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Speech Language Clinicians Connect with Telepractice
When those Ohioans responsible for speech-language pathology professional development observed other states using telepractice, they saw this technology as a potential solution to Ohio's challenges. The biggest challenge was that there were simply not enough speech-language pathologists to go around. So in 2007, Ohio Masters Network Initiatives in Education (OMNIE) launched a pilot program to test the efficacy of delivering speech-language therapy via telepractice.
The pilot program began with four rural school districts and 30 students. The research was designed such that students received teletherapy half of the school year and met with their therapists in person the other half of the year. This way, they believed they could best measure results.
Clinicians had to learn to use the technology, but, overall, there was little that had to be changed in the actual therapy sessions. They could follow the individualized education plan (IEP) as usual. They could, however, add to the sessions by electronically sharing documents, software programs, Web sites, or anything else on the Internet that would complement the session's goals.
The results: "Satisfaction surveys indicated that the students and parents overwhelmingly supported the telemedicine service delivery model.... Videoconferencing appears to be a promising method of delivering speech language therapy services to school children." In 2011, the program is entering its fifth year, now delivering telepractice in speech-language therapy to 190 students.
The American Speech-Language-Hearing Association defines telepractice as "the application of telecommunications technology to deliver professional services at a distance by linking clinician to client or clinician to clinician for assessment, intervention, and/or consultation." ASHA has determined telepractice is appropriate for the application and is helpful in overcoming barriers of access caused by distance, unavailability of specialists and/or sub specialists, and impaired mobility. Furthermore, telepractice can extend clinical services to remote, rural, and underserved populations and to culturally and linguistically diverse populations.
An important consideration in today's economic environment is that schools and parents can avoid the expenses incurred when pathologists have to travel to deliver services. Schools may also more easily and affordably include the clinicians with teachers, parents, counselors and others in IEP planning meetings.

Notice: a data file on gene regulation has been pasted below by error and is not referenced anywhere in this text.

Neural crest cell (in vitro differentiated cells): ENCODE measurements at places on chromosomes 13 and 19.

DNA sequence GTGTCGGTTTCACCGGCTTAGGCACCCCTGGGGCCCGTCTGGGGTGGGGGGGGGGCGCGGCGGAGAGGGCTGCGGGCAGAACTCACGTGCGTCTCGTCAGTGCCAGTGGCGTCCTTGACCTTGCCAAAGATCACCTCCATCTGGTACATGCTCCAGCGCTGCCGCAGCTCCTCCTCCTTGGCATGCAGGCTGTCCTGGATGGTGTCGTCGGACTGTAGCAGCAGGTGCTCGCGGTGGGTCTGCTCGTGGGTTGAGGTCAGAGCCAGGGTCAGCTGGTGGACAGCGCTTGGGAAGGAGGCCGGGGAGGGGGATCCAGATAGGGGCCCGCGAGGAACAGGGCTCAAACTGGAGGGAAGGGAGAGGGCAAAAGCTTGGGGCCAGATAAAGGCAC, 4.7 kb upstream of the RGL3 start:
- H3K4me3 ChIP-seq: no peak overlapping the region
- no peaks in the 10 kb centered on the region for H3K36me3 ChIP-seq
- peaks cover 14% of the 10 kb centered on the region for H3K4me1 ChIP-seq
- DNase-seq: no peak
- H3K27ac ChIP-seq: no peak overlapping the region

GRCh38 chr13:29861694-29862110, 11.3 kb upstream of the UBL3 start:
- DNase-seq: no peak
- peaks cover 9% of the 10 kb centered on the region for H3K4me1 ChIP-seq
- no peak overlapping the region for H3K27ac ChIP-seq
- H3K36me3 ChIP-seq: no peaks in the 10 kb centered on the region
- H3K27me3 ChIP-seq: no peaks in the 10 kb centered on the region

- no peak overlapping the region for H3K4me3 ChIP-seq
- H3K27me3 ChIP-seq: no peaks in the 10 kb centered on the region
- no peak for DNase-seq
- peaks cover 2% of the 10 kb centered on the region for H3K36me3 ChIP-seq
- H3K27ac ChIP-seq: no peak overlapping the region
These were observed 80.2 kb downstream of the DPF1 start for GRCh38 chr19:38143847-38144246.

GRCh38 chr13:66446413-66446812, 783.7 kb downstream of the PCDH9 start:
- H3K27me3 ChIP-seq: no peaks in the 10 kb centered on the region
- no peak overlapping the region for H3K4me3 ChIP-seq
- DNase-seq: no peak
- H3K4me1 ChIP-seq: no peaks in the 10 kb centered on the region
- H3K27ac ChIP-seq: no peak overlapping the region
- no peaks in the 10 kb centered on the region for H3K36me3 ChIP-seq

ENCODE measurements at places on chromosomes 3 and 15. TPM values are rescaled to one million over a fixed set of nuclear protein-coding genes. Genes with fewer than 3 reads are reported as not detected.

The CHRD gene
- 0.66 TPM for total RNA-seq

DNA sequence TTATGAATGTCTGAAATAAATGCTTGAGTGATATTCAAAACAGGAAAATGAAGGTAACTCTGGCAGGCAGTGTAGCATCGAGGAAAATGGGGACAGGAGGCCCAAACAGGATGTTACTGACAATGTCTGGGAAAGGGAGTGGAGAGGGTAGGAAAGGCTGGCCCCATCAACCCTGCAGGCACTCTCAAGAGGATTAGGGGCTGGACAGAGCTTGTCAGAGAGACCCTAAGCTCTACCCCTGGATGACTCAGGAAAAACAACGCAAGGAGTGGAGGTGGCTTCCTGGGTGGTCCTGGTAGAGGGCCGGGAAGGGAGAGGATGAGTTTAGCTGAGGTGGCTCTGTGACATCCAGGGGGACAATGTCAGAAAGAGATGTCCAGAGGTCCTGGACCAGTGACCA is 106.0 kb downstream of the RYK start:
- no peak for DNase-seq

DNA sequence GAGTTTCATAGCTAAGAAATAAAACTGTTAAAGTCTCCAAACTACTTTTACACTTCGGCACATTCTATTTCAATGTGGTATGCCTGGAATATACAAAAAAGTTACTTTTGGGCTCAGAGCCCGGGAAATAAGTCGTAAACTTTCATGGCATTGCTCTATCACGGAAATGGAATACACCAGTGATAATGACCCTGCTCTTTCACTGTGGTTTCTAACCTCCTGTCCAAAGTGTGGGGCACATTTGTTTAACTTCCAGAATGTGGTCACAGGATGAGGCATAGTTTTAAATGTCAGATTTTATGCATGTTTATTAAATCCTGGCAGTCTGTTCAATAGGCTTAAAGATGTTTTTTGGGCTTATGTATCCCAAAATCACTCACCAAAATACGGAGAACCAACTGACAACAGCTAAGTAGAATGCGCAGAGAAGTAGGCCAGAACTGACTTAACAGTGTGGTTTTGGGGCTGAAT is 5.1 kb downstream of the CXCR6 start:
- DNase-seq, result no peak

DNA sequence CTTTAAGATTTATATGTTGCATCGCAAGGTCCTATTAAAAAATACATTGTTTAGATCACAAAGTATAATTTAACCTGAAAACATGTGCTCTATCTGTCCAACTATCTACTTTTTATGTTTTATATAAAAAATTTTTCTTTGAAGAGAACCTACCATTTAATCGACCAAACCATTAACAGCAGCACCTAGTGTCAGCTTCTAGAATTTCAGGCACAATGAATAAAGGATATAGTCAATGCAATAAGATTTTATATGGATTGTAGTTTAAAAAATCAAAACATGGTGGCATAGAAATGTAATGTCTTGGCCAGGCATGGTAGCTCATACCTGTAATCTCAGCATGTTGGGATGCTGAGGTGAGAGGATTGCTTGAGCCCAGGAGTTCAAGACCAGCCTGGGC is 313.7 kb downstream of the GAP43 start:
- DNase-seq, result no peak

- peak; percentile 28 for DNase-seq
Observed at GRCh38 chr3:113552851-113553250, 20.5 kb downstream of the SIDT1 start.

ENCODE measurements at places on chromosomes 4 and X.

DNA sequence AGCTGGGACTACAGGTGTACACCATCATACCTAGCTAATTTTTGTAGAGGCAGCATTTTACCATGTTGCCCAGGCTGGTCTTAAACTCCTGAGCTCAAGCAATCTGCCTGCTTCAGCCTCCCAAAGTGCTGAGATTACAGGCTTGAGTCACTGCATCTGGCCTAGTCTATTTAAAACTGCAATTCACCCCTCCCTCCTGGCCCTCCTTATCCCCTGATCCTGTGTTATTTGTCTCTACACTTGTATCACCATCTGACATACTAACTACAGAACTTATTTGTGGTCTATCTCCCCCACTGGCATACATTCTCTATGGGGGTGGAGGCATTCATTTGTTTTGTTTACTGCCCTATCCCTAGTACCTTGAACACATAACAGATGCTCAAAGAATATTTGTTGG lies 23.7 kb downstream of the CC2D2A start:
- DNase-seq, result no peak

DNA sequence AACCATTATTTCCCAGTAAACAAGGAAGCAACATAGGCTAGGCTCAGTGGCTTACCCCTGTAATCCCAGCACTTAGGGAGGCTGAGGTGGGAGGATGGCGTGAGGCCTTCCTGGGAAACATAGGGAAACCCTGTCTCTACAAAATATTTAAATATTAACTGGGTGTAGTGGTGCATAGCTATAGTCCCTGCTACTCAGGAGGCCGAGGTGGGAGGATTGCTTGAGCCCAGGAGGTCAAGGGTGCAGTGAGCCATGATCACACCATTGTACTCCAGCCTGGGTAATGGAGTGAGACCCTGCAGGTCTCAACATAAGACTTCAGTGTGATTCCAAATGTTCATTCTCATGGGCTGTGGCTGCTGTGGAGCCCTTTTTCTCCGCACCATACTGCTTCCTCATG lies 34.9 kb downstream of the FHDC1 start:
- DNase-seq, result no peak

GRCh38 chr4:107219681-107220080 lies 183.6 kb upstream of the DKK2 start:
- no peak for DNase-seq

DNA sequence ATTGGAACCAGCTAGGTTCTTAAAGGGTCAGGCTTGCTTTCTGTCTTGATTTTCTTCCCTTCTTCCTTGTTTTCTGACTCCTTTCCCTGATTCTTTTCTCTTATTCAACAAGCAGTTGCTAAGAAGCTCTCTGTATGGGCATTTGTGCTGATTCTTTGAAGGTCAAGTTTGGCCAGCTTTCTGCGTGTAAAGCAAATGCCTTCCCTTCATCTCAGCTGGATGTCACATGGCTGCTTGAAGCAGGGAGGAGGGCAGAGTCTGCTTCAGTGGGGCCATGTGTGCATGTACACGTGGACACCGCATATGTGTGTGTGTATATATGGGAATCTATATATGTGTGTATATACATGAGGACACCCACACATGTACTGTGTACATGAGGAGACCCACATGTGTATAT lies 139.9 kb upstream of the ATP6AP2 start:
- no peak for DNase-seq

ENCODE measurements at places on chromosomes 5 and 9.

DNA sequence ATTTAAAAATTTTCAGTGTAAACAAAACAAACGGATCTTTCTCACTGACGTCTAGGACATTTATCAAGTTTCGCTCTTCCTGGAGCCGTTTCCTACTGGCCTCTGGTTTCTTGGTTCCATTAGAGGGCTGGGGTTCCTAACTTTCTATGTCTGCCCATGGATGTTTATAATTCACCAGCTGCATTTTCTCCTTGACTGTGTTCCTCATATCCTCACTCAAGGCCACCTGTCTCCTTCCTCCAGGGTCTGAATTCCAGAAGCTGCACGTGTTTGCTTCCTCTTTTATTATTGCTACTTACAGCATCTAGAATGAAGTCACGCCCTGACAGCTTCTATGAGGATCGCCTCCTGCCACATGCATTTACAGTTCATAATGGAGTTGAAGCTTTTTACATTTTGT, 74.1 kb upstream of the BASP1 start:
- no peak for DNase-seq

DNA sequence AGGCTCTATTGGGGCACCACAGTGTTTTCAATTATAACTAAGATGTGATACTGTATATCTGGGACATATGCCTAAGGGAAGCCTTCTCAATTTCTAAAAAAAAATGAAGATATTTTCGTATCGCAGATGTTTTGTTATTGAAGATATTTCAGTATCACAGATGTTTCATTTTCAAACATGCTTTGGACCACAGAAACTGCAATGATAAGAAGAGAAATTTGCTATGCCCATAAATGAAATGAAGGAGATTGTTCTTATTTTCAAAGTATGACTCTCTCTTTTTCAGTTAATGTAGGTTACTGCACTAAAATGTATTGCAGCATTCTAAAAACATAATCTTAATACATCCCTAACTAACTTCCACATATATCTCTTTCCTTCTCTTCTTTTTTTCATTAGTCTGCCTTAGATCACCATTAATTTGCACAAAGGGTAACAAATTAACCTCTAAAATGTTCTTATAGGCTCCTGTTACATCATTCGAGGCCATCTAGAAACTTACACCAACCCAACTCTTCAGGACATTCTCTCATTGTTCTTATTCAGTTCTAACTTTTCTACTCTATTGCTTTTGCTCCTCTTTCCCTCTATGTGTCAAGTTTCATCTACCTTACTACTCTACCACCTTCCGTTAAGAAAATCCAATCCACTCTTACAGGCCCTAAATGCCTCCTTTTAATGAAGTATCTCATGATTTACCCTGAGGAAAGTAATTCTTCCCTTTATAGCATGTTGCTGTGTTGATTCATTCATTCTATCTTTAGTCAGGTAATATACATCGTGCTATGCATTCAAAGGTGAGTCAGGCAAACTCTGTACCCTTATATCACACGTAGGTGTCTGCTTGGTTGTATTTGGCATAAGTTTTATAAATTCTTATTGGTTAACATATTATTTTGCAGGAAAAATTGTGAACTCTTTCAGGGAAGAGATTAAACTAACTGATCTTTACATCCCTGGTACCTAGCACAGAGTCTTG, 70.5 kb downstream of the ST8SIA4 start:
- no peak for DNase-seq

Scheduling speech-language diagnostics or therapy becomes far easier and less restrictive; schools and parents can obtain services during the day, evening, or weekends. In addition, those children who are home-schooled and those who are temporarily unable to attend school owing to illness, disciplinary issues, or any other reason may still be able to receive their speech and language therapy sessions.
Finally, having access to clinicians with varying expertise allows schools and parents to connect with a speech pathologist most familiar with a particular disorder. Stuttering, cognitive delays, and various levels of articulation can be treated by those most experienced with the challenge, for example.
Telepractice for speech therapy can deliver basically any service a clinician would deliver in a face-to-face setting. These services may include, as mentioned, diagnosing disorders, delivering therapy, and attending IEP meetings. English as a second language is another service delivered successfully via telepractice. Another consideration is that bilingual therapists may be required in order to communicate with parents whose native language is not English. These bilingual clinicians are far easier to source and schedule via telepractice.
Some schools are also finding speech-therapy telepractice to be helpful for professional development for teachers. Teachers can be trained on how to recognize speech-language disorders, how this therapy fits into the overall IEP, and how they can be sure their classroom leadership reinforces the IEP. Staff also may benefit from direct therapy. Accent reduction therapy, for example, may help a teacher articulate better and ensure students understand the lessons.